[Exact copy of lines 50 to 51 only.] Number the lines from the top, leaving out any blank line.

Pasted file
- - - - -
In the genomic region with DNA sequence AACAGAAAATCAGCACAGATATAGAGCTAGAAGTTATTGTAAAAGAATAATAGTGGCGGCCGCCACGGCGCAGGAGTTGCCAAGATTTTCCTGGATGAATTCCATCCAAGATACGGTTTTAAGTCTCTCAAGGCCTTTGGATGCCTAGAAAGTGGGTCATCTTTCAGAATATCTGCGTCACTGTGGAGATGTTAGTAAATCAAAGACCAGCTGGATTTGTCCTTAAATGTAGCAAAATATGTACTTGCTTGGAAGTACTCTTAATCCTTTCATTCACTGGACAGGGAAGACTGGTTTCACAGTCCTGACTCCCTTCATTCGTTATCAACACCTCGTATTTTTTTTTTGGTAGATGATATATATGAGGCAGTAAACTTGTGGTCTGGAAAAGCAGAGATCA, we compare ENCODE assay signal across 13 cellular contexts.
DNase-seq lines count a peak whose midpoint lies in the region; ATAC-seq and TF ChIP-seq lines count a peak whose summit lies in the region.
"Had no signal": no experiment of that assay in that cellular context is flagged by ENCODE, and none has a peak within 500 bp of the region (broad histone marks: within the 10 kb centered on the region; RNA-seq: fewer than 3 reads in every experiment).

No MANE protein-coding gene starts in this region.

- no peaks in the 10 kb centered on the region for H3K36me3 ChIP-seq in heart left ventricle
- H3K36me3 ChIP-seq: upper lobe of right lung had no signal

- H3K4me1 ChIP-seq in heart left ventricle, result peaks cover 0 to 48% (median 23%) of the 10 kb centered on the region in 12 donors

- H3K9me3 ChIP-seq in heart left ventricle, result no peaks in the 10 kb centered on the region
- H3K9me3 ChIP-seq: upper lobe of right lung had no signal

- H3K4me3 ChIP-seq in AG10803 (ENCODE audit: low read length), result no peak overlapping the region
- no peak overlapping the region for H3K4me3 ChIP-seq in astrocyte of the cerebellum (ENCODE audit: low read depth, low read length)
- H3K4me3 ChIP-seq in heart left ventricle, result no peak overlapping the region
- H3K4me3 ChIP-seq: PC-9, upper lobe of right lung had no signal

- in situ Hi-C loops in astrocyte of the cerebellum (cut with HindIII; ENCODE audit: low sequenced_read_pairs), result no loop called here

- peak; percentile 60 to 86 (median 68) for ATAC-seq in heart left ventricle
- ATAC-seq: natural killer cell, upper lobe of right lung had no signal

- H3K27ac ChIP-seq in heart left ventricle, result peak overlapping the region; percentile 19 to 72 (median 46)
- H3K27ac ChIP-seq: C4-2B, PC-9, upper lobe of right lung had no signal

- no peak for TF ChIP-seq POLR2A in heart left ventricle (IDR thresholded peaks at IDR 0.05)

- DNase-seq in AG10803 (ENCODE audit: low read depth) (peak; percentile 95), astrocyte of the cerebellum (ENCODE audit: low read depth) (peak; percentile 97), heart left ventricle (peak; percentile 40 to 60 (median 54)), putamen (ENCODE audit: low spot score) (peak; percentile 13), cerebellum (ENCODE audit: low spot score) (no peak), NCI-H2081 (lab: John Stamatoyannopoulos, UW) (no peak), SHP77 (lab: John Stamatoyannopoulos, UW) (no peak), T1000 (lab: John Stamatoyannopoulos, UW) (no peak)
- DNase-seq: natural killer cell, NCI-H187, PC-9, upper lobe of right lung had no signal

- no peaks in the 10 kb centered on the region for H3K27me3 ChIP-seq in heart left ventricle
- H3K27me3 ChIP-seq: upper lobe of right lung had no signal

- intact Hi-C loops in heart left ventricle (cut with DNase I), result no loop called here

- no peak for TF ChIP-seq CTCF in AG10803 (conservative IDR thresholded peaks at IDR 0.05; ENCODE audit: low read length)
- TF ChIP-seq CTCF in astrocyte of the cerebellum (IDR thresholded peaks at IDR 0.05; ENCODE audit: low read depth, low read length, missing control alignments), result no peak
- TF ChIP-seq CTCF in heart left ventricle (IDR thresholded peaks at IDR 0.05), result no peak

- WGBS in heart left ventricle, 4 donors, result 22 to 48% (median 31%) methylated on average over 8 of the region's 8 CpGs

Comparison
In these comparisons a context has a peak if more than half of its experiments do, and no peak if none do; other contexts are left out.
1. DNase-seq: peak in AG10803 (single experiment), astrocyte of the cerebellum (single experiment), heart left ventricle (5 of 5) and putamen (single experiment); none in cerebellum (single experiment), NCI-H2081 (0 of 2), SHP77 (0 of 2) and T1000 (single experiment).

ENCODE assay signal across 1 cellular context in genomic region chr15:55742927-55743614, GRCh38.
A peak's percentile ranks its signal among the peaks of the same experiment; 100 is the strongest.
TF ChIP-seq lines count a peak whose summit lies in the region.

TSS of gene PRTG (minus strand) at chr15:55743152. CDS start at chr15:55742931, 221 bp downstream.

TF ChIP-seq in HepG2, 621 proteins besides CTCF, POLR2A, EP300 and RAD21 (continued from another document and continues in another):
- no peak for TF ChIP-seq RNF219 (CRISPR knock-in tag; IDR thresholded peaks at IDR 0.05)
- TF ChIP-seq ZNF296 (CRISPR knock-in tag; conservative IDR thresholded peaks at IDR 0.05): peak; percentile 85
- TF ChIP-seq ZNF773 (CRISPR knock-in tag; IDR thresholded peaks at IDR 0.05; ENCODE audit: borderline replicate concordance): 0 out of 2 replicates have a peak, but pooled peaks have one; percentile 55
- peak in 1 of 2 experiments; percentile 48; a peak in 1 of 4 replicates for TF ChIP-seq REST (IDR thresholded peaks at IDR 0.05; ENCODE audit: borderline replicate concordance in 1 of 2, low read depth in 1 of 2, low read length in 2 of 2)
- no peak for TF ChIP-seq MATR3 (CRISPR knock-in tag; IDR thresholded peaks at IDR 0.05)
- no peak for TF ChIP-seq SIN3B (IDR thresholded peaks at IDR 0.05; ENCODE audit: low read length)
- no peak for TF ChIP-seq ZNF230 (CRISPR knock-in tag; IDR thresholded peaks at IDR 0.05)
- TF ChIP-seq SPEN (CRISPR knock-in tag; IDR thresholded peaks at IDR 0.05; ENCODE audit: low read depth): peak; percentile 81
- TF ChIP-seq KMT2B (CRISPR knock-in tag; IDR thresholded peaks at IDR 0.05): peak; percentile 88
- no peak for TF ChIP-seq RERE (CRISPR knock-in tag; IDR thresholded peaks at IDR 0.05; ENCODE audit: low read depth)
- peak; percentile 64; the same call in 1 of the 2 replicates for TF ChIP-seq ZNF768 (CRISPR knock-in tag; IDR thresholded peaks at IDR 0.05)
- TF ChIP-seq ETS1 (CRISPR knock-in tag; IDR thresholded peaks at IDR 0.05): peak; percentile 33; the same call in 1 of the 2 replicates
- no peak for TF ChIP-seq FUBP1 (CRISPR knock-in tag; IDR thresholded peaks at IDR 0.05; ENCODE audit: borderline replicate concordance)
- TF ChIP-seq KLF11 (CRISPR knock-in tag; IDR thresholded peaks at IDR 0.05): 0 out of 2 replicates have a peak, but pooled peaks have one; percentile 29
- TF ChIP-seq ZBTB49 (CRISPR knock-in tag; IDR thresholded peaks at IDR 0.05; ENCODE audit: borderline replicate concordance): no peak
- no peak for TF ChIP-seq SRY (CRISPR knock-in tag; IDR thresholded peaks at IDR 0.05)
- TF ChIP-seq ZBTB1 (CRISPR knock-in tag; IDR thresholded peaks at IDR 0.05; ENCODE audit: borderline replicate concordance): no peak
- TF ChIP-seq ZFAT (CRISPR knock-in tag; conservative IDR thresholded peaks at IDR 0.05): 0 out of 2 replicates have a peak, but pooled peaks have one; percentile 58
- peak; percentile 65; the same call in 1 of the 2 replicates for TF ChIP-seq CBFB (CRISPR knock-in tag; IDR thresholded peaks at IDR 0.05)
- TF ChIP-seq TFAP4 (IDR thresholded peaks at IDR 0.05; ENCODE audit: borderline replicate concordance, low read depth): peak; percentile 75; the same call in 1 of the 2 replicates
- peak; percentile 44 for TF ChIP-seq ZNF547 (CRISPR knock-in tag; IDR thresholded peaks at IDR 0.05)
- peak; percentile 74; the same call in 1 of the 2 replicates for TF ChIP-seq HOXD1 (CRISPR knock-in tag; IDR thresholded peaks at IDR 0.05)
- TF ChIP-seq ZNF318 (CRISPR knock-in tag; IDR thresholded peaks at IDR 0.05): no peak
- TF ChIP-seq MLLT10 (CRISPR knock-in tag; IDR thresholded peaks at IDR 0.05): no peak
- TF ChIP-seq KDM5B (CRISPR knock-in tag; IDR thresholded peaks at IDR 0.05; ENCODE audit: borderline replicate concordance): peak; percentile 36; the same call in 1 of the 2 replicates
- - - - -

- TF ChIP-seq KLF11 (CRISPR knock-in tag; IDR thresholded peaks at IDR 0.05): 0 out of 2 replicates have a peak, but pooled peaks have one; percentile 29
- TF ChIP-seq ZBTB49 (CRISPR knock-in tag; IDR thresholded peaks at IDR 0.05; ENCODE audit: borderline replicate concordance): no peak